Challenge of training deep learning models
Training deep learning models has always been a challenge. Not only because of the large quantity of data to train on, or because of the large number of model parameters to optimize, but also because of the fact that training a deep learning model involves finding its high through a huge variety of related paths, which involves testing many different combinations of hyper-parmeters and model topologies, without any certainty but just using basic intuition and human knowledge and expertise.
As a result, it’s not only that a single training run may be very long even on many GPUs, but that we have to actually perform many of such runs before finding a good path. So, globally, the cost - in time, human resources and money - of training deep learning models is very high.
In order to speed up this process, the common trend is to deploy models in high-performance computing clusters, equipped with last-generation powerful GPUs. But such clusters are extremely costly, and become outdated only after a few years. This is why another paradigm is currently emerging under the name federated deep learning.
Let us first review the various strategies to train deep learning models, centralized or distributed:
- On a single GPU on a single machine: this is the easiest nowadays, thanks to efficient implementation of CUDA operations in pytorch ans tensorflow
- Accross GPUs on a single machine: this is a bit more difficult to realize, because it often involves modifying the code of the model to efficiently distribute it on multiple GPUs. More and more libraries are however proposed to try and automate this distribution.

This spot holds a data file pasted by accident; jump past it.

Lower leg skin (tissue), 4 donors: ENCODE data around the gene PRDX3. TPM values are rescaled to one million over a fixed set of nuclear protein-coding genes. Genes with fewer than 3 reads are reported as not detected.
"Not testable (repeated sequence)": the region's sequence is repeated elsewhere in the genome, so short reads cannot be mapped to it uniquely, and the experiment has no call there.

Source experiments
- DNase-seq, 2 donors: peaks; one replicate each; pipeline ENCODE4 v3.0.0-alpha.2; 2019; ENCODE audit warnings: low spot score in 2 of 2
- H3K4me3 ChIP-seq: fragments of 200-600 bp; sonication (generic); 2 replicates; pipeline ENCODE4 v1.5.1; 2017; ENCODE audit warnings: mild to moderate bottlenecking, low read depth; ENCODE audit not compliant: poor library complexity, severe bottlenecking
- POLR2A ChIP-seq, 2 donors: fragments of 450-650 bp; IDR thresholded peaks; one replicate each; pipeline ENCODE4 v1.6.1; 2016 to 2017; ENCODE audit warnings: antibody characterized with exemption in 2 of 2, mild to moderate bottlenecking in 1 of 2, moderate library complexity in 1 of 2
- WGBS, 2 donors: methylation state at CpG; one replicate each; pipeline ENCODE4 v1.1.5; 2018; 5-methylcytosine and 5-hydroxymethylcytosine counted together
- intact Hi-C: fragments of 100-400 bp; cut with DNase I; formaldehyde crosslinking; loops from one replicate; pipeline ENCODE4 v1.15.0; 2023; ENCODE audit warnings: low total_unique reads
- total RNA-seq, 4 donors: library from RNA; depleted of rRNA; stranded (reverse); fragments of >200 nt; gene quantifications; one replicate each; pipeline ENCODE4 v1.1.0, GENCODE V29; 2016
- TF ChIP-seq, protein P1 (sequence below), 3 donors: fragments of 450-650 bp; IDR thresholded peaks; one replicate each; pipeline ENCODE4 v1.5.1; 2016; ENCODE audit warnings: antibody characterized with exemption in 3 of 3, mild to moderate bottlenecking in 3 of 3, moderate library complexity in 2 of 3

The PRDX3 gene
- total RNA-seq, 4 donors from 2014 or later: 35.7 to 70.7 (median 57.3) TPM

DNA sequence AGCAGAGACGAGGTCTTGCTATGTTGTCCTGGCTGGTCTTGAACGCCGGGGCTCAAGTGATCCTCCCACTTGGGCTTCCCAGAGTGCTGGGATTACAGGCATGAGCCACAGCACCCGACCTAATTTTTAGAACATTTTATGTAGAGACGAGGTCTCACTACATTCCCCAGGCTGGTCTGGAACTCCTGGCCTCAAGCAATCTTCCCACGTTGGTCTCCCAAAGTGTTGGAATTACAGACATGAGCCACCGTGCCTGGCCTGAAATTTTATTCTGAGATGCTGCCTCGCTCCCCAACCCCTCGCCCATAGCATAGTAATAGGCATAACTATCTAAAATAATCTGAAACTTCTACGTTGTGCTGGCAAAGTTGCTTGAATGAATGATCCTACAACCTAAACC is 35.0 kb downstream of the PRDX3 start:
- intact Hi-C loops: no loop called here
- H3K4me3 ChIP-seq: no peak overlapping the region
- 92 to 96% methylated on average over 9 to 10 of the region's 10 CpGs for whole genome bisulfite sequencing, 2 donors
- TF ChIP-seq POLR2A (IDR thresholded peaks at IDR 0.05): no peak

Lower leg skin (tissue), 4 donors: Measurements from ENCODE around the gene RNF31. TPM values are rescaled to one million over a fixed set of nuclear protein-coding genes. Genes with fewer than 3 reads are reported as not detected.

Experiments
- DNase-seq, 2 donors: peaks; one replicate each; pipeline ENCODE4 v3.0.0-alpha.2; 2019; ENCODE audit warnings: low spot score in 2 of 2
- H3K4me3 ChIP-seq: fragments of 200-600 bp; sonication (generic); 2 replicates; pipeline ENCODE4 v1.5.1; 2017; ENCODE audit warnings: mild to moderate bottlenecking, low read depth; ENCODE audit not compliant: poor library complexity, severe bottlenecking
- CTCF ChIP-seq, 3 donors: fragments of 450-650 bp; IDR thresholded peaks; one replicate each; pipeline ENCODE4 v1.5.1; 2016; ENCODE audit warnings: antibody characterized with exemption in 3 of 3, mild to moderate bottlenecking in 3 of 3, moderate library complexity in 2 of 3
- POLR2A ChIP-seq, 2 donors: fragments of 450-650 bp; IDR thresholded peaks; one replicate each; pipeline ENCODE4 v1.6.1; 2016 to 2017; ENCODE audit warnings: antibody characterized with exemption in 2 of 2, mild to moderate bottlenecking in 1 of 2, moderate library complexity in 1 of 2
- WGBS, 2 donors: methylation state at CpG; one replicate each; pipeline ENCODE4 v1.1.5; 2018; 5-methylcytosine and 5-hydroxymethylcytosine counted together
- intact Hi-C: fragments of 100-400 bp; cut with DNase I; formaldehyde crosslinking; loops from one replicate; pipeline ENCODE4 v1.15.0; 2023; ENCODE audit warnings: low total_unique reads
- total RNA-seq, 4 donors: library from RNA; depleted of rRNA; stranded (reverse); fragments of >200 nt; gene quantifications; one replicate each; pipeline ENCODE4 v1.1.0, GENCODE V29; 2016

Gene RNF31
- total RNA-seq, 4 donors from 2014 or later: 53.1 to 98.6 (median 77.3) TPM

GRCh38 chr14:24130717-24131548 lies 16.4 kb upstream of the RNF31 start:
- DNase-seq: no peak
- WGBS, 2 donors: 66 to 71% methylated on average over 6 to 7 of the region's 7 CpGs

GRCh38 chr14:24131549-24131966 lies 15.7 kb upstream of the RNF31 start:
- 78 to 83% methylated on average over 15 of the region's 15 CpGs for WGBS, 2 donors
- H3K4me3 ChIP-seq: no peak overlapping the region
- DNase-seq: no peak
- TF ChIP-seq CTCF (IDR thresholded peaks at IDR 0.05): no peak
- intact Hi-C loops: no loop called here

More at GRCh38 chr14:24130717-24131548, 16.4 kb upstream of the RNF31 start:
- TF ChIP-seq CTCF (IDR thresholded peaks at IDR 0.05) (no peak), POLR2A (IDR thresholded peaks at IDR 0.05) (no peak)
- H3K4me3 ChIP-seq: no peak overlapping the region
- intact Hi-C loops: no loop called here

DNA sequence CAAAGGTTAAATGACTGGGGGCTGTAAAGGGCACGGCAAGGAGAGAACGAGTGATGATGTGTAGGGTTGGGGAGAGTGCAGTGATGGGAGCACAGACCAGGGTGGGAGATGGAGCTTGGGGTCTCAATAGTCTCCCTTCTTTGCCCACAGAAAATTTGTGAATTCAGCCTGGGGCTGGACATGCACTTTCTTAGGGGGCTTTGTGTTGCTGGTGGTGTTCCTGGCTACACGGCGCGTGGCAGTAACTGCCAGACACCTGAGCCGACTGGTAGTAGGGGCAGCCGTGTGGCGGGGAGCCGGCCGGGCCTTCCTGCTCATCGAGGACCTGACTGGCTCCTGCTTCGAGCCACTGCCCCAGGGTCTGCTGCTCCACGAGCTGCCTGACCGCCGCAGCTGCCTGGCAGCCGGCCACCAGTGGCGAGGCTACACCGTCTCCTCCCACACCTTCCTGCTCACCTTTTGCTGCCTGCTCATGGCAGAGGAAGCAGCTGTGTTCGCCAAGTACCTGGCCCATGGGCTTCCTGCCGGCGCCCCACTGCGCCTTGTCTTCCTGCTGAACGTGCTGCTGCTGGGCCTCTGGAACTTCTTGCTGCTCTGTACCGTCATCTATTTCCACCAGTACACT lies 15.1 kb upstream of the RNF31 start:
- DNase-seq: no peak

- Accross GPUs on multiple nodes in a single cluster: this is more difficult, because central memory is not shared anymore, and latency between nodes is higher.
- Accross low-end devices: this is the so-called federated deep learning. Latency is however a major issue there, and synchronous SGD is not an option any more. So the idea is to train on each device for multiple epochs using only the data hosted locally, before updating the global model. This is also presented as a way to protect privacy, as device-dependent data is not transferred to another node.
Federated, but not in the sense of OLKi
The term federated deep learning in the sense given above involves a central model, and every node is still working to update this central model. In that sense, it fundamentally differs from the use of federated in the federated OLKi platform, where there is no central model and every node has his own objectives, but still voluntarily share knowledge with other nodes in his community.